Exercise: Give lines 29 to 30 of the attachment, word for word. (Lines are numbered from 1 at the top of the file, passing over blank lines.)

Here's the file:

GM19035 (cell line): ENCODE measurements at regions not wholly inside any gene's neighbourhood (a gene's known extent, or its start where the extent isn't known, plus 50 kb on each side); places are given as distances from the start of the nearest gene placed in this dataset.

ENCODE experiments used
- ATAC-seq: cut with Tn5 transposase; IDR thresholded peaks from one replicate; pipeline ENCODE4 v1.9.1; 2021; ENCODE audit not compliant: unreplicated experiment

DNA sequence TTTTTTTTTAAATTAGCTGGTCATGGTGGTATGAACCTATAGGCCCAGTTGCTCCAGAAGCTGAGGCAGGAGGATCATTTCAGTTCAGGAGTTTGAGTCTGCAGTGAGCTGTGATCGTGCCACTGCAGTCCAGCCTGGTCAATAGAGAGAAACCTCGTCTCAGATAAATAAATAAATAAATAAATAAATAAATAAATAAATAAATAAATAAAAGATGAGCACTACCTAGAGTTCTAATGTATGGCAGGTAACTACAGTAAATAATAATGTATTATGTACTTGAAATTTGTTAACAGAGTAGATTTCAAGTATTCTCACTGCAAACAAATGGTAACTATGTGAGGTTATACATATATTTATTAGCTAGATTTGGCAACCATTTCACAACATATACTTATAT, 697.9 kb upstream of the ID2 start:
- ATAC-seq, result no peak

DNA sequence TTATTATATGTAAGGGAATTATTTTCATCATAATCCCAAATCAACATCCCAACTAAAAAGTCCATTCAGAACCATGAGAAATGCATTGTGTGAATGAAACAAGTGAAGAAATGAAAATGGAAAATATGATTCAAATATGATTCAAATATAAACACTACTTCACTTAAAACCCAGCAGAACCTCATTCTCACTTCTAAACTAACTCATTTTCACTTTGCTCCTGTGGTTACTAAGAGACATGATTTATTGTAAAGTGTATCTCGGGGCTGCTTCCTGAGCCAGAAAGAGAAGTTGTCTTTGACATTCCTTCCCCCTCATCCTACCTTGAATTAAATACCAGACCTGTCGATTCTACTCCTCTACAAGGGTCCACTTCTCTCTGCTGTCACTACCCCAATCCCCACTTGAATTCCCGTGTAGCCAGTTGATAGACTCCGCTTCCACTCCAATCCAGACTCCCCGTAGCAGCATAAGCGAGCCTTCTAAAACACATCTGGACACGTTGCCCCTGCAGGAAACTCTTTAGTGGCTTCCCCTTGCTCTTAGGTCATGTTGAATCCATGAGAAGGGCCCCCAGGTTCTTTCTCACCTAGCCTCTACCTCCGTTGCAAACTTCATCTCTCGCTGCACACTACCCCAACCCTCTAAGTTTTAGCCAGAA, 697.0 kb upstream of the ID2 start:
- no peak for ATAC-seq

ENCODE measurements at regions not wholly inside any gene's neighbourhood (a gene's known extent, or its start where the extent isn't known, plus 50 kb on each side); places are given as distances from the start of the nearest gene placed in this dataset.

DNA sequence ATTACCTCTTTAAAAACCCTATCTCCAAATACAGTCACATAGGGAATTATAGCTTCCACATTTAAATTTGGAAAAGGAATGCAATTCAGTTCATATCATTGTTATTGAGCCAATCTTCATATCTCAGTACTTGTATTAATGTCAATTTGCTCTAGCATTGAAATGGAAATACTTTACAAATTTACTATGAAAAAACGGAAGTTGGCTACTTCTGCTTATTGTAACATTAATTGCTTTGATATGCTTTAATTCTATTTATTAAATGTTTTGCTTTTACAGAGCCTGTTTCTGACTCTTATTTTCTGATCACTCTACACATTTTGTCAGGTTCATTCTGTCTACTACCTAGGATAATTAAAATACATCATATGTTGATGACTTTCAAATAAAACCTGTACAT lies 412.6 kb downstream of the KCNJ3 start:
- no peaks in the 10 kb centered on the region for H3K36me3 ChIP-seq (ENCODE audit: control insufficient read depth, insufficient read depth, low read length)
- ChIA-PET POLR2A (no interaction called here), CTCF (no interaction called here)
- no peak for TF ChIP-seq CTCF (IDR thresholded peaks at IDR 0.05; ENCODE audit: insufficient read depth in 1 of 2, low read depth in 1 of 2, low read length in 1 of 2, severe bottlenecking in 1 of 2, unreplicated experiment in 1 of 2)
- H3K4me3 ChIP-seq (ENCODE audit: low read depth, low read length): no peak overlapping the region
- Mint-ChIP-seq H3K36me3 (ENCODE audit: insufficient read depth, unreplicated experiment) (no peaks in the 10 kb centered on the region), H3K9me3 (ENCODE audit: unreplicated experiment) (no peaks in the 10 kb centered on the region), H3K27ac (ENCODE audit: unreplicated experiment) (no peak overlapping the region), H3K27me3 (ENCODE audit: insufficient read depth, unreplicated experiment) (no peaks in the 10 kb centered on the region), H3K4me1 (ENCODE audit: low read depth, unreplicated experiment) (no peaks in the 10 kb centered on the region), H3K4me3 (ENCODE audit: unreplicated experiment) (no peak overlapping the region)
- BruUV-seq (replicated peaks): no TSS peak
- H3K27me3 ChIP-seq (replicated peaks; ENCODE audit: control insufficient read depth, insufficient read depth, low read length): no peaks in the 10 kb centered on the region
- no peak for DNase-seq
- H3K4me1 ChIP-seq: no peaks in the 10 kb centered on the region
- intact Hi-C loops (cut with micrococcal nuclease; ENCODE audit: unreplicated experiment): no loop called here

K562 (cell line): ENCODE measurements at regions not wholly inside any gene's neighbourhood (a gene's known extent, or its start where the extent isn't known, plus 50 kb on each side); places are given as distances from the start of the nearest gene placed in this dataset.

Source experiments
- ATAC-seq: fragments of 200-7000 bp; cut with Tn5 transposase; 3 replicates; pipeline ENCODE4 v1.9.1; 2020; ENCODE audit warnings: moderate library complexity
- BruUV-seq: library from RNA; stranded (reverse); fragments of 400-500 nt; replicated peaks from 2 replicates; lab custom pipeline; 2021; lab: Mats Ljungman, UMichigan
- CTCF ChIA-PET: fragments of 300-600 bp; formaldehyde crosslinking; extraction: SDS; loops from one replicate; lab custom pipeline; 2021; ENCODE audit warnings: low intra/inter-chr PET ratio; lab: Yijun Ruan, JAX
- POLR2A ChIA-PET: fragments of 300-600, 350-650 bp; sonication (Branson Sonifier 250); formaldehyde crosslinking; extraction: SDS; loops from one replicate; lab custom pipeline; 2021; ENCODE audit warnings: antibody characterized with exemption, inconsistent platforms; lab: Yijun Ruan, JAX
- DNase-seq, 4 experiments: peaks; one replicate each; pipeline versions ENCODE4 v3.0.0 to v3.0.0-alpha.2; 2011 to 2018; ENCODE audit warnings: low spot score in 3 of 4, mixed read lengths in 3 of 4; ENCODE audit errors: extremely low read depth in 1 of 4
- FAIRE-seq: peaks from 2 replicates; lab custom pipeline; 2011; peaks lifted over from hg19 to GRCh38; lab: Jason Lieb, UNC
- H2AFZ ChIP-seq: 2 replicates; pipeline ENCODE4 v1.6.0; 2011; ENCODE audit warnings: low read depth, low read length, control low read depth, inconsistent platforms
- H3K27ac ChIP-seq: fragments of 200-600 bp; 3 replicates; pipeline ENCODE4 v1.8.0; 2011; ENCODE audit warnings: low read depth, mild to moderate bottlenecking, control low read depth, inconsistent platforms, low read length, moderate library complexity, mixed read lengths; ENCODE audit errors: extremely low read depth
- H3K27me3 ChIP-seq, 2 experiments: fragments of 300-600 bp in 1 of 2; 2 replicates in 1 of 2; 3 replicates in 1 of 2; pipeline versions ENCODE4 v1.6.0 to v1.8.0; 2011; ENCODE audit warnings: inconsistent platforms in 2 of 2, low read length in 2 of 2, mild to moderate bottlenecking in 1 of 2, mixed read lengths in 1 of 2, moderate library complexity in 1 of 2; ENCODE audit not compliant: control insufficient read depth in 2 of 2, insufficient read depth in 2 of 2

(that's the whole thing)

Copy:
- H3K27ac ChIP-seq: fragments of 200-600 bp; 3 replicates; pipeline ENCODE4 v1.8.0; 2011; ENCODE audit warnings: low read depth, mild to moderate bottlenecking, control low read depth, inconsistent platforms, low read length, moderate library complexity, mixed read lengths; ENCODE audit errors: extremely low read depth
- H3K27me3 ChIP-seq, 2 experiments: fragments of 300-600 bp in 1 of 2; 2 replicates in 1 of 2; 3 replicates in 1 of 2; pipeline versions ENCODE4 v1.6.0 to v1.8.0; 2011; ENCODE audit warnings: inconsistent platforms in 2 of 2, low read length in 2 of 2, mild to moderate bottlenecking in 1 of 2, mixed read lengths in 1 of 2, moderate library complexity in 1 of 2; ENCODE audit not compliant: control insufficient read depth in 2 of 2, insufficient read depth in 2 of 2